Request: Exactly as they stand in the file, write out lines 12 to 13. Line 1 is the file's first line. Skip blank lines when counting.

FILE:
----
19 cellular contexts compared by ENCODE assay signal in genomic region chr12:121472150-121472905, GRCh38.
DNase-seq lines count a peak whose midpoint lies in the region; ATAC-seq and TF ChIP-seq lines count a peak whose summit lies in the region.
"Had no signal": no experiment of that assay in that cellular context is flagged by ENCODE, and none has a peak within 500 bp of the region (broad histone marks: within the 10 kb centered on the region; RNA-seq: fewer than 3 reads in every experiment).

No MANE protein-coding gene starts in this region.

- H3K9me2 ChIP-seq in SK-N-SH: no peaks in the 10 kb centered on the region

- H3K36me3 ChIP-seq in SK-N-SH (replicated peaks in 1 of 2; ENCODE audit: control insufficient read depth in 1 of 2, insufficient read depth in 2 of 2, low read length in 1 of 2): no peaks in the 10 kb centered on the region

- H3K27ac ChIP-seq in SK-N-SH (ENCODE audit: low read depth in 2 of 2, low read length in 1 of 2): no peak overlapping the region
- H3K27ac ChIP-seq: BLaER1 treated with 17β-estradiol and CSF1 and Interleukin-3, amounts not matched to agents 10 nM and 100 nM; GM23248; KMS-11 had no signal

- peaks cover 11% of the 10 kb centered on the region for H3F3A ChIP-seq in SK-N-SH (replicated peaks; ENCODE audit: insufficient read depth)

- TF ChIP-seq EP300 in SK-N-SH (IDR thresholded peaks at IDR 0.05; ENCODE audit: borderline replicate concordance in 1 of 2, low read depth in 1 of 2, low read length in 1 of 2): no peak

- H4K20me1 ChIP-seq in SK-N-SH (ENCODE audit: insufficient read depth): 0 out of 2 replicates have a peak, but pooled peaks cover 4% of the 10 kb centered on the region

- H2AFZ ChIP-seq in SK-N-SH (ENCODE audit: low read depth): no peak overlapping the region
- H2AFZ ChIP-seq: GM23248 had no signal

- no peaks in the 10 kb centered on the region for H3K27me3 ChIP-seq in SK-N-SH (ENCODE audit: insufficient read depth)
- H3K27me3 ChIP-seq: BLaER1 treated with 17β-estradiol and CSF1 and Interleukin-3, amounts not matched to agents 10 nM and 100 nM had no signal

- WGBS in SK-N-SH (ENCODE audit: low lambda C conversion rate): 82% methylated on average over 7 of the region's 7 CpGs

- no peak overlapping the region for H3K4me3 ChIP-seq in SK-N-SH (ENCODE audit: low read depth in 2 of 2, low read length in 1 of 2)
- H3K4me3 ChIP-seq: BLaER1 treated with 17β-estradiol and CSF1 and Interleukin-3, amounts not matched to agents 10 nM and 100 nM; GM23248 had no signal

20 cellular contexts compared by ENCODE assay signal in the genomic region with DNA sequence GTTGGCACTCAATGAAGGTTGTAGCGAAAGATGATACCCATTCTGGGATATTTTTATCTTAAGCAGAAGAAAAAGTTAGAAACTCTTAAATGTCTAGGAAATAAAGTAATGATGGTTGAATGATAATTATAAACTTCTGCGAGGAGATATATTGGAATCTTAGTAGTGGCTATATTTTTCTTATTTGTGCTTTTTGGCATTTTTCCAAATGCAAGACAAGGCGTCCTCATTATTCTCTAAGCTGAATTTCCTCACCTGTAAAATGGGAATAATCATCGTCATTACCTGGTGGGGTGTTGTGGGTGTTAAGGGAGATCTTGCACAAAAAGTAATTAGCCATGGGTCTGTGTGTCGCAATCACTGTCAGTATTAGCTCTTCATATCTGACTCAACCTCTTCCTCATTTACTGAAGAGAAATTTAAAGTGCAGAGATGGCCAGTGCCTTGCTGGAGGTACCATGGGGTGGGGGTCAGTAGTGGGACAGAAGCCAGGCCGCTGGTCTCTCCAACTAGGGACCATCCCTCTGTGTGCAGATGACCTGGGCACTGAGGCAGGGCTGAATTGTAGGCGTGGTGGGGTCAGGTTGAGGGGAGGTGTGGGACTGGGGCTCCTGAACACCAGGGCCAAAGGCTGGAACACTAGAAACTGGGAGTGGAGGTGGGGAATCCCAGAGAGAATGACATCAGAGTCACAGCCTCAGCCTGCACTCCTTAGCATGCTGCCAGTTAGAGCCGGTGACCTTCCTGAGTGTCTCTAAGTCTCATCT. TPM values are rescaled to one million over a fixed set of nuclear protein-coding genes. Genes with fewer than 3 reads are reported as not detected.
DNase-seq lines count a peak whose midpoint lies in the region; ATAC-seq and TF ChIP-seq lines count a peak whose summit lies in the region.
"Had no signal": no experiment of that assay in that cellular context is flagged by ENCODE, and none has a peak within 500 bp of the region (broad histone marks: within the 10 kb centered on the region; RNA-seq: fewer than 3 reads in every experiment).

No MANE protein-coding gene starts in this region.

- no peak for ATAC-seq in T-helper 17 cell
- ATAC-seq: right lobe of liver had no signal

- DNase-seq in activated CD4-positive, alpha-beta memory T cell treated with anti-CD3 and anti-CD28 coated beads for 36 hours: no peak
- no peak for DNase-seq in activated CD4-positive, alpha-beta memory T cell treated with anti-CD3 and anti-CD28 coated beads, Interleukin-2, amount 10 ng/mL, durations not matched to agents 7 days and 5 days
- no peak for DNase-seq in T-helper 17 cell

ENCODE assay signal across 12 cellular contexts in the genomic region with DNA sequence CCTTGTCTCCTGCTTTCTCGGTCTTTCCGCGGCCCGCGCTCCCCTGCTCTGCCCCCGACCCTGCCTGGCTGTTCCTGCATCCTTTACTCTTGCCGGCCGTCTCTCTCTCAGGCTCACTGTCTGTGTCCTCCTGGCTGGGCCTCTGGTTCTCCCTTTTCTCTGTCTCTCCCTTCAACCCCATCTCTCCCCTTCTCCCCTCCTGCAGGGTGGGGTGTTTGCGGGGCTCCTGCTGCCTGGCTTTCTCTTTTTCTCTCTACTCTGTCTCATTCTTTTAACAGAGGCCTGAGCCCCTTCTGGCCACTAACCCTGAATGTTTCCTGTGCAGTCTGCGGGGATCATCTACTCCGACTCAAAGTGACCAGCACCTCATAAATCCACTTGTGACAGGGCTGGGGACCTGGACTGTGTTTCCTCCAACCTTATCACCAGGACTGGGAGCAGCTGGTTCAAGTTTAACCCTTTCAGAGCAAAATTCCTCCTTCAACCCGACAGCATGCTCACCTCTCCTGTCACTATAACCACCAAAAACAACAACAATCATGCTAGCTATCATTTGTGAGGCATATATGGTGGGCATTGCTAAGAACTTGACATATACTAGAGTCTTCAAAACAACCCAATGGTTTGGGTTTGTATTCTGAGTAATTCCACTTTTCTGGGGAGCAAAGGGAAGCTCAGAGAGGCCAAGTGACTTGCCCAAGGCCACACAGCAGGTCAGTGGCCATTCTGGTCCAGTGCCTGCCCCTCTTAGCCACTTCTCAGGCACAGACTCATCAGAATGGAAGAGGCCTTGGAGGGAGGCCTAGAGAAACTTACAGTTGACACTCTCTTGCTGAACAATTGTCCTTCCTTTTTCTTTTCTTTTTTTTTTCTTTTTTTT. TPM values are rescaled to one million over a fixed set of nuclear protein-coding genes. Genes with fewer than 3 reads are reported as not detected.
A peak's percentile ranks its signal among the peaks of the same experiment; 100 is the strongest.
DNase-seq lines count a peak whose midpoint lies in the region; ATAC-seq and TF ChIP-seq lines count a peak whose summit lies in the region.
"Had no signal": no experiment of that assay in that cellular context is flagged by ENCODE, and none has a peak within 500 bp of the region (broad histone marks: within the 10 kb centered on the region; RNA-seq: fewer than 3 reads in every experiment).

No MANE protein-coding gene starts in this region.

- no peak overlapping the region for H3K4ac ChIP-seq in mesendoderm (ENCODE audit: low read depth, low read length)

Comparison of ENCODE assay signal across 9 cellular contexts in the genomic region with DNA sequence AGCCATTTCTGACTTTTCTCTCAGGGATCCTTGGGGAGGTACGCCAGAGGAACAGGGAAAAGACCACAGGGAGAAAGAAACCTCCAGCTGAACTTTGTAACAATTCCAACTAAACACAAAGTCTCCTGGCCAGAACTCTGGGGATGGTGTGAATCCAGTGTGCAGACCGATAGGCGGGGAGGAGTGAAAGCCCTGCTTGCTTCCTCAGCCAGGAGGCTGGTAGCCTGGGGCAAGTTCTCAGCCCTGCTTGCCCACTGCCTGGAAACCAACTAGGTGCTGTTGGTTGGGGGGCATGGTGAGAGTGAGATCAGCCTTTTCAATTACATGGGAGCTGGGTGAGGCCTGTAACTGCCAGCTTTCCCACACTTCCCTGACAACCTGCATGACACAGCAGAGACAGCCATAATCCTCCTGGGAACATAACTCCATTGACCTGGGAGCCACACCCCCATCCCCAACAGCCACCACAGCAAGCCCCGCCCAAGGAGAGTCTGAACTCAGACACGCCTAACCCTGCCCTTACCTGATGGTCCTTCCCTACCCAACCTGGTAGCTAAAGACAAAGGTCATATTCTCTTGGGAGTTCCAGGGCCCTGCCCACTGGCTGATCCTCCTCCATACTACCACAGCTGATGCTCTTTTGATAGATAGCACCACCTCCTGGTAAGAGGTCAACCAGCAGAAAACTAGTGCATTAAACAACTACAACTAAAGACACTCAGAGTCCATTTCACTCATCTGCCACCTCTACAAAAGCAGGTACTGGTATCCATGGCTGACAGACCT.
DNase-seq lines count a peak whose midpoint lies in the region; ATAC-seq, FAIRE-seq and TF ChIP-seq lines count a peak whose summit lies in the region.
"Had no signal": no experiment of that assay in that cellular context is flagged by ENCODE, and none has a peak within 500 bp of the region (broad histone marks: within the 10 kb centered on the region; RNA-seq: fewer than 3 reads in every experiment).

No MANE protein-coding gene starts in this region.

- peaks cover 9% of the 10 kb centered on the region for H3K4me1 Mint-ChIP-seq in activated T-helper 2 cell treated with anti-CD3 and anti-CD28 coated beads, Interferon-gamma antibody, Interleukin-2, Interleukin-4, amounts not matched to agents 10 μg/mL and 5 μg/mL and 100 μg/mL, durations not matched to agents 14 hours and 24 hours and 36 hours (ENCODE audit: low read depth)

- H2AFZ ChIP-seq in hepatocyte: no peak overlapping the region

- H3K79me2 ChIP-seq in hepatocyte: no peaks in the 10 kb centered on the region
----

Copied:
- H2AFZ ChIP-seq in SK-N-SH (ENCODE audit: low read depth): no peak overlapping the region
- H2AFZ ChIP-seq: GM23248 had no signal